Pro-Found Art


Not long ago, the story has it, young Troy Gregory of Boise, Idaho, recorded 14 minutes of his own late-night romantic ramblings for his girlfriend of six months, Melissa, who three days later dumped him like a sack of ripe summer garbage. What happened next is even more inspirational. Unleashed on the Internet by persons unknown, “Troy’s Mixtape of Love”—a truly mind-melting recital of clichéd kootchie-koos (“You mean everything. You are my everything. . . . You really are so perfect in every single way imaginable”) repeated to the point of almost clinically unhealthy obsession—became a hit. For several weeks, Troy’s opus has been topping download lists. Remixes have sprouted like toadstools. Arch indie-rock fans have declared Troy’s spoken-word epic, almost seriously, a masterpiece: “[H]eartbreakingly genuine,” reads a review on the fanboy group blog Confabulators. “Rarely has such pure, unchecked emotion gone into any form of art, ever.”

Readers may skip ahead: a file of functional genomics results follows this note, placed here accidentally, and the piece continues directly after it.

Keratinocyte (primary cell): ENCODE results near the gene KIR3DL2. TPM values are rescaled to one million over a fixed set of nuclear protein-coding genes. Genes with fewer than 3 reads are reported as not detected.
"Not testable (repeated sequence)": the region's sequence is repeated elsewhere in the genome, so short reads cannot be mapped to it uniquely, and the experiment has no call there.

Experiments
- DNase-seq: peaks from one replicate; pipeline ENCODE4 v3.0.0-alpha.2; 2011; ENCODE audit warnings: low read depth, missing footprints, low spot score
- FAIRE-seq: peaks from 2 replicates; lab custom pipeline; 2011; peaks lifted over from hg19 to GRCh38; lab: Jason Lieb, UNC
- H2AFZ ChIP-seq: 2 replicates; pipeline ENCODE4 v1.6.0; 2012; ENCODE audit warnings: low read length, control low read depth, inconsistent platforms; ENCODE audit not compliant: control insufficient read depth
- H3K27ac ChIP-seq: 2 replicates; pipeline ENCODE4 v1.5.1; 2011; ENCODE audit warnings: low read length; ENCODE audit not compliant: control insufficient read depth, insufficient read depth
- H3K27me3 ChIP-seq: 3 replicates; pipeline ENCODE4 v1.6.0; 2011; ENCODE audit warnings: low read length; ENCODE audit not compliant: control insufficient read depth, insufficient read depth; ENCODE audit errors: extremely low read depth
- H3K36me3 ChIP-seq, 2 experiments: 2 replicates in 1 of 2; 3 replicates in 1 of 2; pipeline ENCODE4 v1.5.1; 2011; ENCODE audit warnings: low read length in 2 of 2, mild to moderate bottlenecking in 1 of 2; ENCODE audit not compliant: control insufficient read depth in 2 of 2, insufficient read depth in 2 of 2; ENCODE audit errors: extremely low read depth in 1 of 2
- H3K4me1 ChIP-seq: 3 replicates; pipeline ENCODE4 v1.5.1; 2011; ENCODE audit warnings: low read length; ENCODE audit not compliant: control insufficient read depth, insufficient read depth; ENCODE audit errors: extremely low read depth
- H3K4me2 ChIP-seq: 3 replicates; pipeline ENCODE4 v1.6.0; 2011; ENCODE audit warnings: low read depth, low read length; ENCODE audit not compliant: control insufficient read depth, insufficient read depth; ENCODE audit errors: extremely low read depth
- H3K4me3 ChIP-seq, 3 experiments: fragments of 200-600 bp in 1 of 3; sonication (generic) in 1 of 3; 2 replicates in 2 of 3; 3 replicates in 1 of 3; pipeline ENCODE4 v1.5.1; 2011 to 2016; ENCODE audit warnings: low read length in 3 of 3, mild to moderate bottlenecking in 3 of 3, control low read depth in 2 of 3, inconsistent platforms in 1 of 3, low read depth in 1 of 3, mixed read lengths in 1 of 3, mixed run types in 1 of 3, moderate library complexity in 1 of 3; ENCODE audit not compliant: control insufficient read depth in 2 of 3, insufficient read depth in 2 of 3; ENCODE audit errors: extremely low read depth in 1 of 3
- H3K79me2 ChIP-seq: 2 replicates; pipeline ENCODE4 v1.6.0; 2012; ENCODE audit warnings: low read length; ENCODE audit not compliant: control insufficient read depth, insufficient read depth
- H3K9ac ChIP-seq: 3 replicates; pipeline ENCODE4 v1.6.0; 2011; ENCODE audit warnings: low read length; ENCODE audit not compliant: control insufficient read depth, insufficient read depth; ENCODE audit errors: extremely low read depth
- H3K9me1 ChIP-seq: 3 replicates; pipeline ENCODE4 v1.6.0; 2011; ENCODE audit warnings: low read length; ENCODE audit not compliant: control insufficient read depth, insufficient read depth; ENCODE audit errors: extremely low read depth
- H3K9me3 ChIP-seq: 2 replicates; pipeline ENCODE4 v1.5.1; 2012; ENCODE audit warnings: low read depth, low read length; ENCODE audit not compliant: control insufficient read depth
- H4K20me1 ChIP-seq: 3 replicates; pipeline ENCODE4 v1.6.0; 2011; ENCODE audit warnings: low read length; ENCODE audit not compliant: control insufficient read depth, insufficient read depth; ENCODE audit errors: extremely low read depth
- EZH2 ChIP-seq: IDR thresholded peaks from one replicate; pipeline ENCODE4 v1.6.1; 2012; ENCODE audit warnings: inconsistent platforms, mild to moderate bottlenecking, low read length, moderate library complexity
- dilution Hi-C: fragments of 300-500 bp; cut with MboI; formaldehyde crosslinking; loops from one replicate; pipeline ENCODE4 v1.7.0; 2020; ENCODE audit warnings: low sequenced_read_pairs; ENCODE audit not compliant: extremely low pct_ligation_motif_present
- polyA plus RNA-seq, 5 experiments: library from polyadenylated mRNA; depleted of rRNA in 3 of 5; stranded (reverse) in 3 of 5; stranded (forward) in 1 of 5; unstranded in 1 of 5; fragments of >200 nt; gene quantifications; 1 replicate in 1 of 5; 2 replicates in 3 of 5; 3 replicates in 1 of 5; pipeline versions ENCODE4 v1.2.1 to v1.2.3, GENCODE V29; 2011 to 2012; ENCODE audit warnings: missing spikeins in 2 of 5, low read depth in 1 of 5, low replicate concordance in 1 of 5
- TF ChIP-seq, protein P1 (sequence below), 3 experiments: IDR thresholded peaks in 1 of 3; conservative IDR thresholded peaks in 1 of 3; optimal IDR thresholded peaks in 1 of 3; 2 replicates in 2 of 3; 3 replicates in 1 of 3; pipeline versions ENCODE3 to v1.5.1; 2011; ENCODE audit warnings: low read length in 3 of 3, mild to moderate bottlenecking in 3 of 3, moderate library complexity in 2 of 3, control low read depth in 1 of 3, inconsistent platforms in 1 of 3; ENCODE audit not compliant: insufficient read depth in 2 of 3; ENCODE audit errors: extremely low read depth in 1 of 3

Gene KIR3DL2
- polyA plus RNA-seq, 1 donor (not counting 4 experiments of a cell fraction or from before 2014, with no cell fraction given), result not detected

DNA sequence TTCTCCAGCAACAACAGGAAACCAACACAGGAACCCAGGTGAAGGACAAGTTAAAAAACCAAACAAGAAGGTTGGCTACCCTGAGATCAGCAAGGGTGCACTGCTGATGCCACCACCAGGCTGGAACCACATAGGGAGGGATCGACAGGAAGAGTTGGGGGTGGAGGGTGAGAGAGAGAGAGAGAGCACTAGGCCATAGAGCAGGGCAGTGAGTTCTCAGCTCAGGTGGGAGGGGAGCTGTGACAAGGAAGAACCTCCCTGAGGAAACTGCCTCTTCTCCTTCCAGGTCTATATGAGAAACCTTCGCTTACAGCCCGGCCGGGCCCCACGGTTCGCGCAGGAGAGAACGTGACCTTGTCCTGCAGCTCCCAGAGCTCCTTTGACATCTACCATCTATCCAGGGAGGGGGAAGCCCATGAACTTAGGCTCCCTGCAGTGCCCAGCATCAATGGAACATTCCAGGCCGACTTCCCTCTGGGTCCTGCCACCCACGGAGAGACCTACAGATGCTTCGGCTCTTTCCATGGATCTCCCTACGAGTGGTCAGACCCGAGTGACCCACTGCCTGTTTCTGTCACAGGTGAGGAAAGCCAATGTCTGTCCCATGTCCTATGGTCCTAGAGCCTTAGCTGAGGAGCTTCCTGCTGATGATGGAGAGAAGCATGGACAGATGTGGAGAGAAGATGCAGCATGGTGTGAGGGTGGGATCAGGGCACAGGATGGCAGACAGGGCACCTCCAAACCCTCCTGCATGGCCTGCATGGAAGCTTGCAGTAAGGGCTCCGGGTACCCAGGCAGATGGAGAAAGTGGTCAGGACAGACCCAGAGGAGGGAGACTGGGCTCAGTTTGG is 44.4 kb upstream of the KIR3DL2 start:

“Mixtape” ‘s rise from private folly to public monument is a remarkable thing, but what’s even more remarkable is how familiar this sort of trajectory has come to feels. When Marcel Duchamp signed a urinal and called it art in 1917—thereby inventing the objet trouvé, or found object of art—could he have guessed his definitively avant-garde move would one day be as lowbrow hip as emoticons? From the Star Wars Kid to the All Your Base craze, found art has been the Internet’s most organic cultural product—embarrassing home movies, bad video games, reconfigured and, with luck, redeemed. Sure, the common emotion is joy in laughing at dumbasses, but listen to the best Troy remixes—”Troy’s Luau of Love,” say, which wraps our boy’s painful rendition of K-Ci & JoJo’s “All My Life” in a surprisingly warming ukulele accompaniment—and you may hear the gentler message inherent in a culture as collectively created as the Web’s: It’s OK, we’re all dumbasses here.